The NCLAT pointed out the disclaimer in the valuation report issued by the independent chartered accountant, which stated that the entire valuation, provided in the report, was based on the documents provided by the management of the Appellants and the valuer had disclaimed the accuracy and reliability of such information. Thus, the NCLAT held that shareholders could not be said to have been conveyed sufficient assurance, merely by placing reliance on such a valuation report.
The NCLAT held that a scheme should be fair and in the interest of all shareholders and not only for a few among them. The NCLAT clarified further that the constitution of the NCLT comprises of both judicial and technical members. Thus, it has enough expertise to examine a scheme and to ensure that it is fair and just to all shareholders. The NCLAT agreed that it may not be desirable for the NCLT to look into mathematical details. However, if, from a broad review of the scheme, it appears to be unfairly beneficial to a particular class of persons, then it should exercise the expertise available to it and refuse to approve a scheme if, according to its opinion, it fails to uphold the public interest. In the context of the instant case, the NCLAT held that without going into deep mathematical details, it was apparent that the benefit to the accord of |INR 12 crores was flowing into the hands of the common promoters of the Appellants even though the net worth of the Transferor Company was only INR 22 lakhs. Accordingly, the NCLAT held that the Scheme was not beneficial to shareholders at large and upheld the decision of the NCLT.
Notably, the NCLAT distinguished the Supreme Court rulings in Hindustan Lever Employees’ Union (supra) and Miheer H Mafatlal (supra) on the basis of facts and rejected the reliance placed on them by the Appellants.
This is a very significant decision wherein the NCLAT has clarified that the NCLT is obligated to protect the public interest at large and may refuse to approve a scheme of arrangement, if the benefit of the impugned scheme is limited to only a certain class of persons and no public interest is being served. The NCLAT has further clarified that just because all the requirements / directions pertaining to a scheme (including approval of the shareholders and creditors) are complied with and no adverse observation has been made by any concerned regulatory authority, it would not mean that such a scheme shall be construed to be in general public interest. This ruling is of particular importance as far as decisions to restructure businesses are concerned, as the parties involved would have to ensure that any scheme of arrangement proposed under the Companies Act, 2013 has a rationale that the benefits of such a scheme ensues to all shareholders, and that the scheme is in public interest.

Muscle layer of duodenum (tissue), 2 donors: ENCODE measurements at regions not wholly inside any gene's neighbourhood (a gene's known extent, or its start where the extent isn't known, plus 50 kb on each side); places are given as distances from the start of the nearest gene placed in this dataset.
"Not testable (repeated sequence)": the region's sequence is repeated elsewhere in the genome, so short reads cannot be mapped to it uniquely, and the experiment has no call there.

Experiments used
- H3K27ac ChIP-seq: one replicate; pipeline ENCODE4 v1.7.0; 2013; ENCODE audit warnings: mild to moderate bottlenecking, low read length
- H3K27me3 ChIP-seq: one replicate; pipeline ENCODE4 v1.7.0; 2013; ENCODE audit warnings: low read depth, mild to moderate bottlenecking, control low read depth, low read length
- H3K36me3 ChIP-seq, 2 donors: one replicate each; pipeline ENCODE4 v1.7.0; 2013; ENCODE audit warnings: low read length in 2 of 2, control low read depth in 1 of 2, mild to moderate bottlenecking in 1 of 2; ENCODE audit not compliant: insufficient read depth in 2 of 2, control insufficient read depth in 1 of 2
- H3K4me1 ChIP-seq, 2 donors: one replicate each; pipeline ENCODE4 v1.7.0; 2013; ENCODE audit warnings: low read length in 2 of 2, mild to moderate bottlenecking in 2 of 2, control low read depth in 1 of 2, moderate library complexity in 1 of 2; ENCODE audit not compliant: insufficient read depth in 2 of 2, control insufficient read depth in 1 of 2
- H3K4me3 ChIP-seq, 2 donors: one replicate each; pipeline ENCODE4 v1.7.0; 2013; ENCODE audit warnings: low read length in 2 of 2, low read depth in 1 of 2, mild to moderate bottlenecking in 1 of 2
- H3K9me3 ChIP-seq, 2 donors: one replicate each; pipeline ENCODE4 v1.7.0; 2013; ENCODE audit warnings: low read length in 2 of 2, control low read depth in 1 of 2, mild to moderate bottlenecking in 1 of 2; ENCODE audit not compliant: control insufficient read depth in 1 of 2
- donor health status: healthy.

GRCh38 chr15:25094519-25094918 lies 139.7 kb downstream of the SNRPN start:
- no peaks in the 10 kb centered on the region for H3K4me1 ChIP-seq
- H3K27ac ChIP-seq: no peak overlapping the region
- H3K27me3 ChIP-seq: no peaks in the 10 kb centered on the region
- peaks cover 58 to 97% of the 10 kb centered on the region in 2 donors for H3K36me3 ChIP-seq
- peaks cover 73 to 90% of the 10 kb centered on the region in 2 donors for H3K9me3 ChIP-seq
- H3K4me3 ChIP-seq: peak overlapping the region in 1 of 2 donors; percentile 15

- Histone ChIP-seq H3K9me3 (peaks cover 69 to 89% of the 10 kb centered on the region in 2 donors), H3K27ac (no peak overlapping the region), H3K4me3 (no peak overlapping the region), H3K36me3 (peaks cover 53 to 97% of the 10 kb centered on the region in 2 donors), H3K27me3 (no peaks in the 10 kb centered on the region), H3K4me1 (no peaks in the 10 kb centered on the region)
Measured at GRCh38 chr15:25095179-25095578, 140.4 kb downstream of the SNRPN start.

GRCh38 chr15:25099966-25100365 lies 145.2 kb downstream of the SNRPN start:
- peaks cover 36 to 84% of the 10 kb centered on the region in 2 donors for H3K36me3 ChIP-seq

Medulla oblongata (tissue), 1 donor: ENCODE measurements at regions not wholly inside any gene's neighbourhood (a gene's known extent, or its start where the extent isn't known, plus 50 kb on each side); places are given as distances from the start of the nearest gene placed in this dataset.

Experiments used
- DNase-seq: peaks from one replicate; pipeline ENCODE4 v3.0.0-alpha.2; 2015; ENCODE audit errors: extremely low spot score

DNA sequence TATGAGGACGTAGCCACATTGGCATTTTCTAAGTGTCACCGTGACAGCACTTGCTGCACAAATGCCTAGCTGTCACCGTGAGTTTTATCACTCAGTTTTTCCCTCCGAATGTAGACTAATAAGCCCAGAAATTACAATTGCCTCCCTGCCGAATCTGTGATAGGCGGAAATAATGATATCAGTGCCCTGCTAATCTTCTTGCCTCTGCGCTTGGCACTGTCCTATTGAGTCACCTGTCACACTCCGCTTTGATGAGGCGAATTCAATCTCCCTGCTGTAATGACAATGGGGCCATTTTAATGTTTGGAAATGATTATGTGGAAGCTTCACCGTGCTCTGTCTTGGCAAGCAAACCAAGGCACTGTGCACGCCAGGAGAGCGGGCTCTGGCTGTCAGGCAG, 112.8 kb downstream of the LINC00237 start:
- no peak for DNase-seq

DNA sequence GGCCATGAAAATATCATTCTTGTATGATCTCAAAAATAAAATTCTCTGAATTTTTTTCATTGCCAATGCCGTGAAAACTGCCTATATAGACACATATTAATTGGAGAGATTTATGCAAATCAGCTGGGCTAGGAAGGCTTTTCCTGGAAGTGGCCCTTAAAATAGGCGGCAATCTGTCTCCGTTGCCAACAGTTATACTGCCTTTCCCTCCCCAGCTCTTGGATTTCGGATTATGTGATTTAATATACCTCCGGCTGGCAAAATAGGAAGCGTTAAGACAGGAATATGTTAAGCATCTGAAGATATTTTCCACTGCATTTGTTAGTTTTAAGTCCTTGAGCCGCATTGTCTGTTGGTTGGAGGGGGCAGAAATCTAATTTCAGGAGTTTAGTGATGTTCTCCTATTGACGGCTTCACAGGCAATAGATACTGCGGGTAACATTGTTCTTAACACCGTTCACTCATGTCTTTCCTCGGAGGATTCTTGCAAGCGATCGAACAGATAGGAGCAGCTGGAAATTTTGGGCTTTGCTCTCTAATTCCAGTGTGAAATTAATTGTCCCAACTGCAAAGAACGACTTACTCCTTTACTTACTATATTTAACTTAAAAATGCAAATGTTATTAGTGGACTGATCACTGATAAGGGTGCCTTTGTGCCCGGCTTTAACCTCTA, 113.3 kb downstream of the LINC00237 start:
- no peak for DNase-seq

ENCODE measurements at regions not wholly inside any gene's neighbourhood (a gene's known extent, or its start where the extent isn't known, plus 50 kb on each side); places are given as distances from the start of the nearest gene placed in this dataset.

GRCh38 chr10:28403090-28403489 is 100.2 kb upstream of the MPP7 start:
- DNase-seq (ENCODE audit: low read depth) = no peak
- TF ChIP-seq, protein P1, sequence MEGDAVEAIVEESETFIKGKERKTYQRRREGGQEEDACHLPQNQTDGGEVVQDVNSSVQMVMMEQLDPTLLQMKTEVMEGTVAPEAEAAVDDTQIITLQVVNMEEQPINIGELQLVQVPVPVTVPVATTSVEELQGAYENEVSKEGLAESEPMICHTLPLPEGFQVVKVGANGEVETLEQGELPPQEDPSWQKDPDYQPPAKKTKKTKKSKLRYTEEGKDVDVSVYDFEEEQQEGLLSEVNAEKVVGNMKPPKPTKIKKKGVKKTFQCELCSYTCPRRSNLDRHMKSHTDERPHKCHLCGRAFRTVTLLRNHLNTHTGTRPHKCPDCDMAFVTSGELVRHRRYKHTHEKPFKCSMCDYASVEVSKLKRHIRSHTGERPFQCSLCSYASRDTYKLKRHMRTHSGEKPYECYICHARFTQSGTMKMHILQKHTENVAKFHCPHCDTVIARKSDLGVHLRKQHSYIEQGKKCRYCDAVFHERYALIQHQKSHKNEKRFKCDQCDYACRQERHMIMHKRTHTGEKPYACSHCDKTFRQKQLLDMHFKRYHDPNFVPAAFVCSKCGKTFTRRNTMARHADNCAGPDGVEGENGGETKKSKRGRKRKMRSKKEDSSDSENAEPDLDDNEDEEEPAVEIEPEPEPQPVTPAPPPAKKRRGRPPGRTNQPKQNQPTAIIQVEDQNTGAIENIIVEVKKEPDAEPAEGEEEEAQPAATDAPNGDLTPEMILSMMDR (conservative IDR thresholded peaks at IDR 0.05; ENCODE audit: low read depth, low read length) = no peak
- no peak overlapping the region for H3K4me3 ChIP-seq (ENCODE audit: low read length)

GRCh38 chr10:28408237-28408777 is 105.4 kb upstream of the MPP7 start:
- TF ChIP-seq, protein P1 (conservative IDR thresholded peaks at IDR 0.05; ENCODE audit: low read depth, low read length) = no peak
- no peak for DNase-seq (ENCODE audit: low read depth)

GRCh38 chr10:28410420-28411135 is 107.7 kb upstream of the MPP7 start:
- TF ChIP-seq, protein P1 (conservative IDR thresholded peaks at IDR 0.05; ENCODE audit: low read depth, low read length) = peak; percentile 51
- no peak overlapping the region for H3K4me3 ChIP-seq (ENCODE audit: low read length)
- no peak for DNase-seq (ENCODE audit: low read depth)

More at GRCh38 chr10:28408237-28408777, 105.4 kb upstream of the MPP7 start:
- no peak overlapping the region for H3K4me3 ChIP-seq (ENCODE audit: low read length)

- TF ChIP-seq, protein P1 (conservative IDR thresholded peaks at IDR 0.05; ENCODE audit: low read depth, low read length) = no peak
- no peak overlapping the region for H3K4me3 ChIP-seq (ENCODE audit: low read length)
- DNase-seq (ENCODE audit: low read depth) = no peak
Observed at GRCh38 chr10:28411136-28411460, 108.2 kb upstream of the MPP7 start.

It is notable that courts, relying on the ruling of the SC in Miheer H Mafatlal (supra), have generally held that scope of judicial review in such matters is highly limited, and not appealable in nature. As long as there are no objections to a scheme and no fault or illegality have been pointed out, and relevant documents have been placed before concerned parties at the relevant time, courts have been held not to be in a position to interfere with schemes of arrangement. This is because such schemes are based on wishes of concerned shareholders, creditors, experts and professionals, apart from competent authorities, after scrutiny of the accounts and affairs of the companies. Accordingly, in absence of serious objection and prejudice to anybody, courts should not reassess the wisdom of the scheme. Specifically, it has also been observed that a scheme cannot be refused sanction merely because it results in benefits only to the promoter group, when such scheme enjoyed approval of a majority of shareholders.
In this regard, the NCLAT ruling appears to depart significantly from the existing judicial position, and expands the scope of review that the NCLT may exercise. Consequently, in the event of an appeal against this decision, the possibility of the final outcome being at variance from the NCLAT ruling, may not be denied.
 Wiki Kids Limited and another v. Regional Director and Other, Company Appeal (AT) No.285 of 2017
 M/s Miheer H. Mafatlal v. Mafatlal Industries Ltd, JT 1996 (8) 205 (SC)
 Hindustan Lever Employees’ Union v. Hindustan Lever Limited and Others, Special Leave Petition (civil) No. 11006 of 1994 (SC)
 J.K. Agri Genetics Ltd. v. Union of India (2012) 175 Com Cases 306 (Calcutta HC)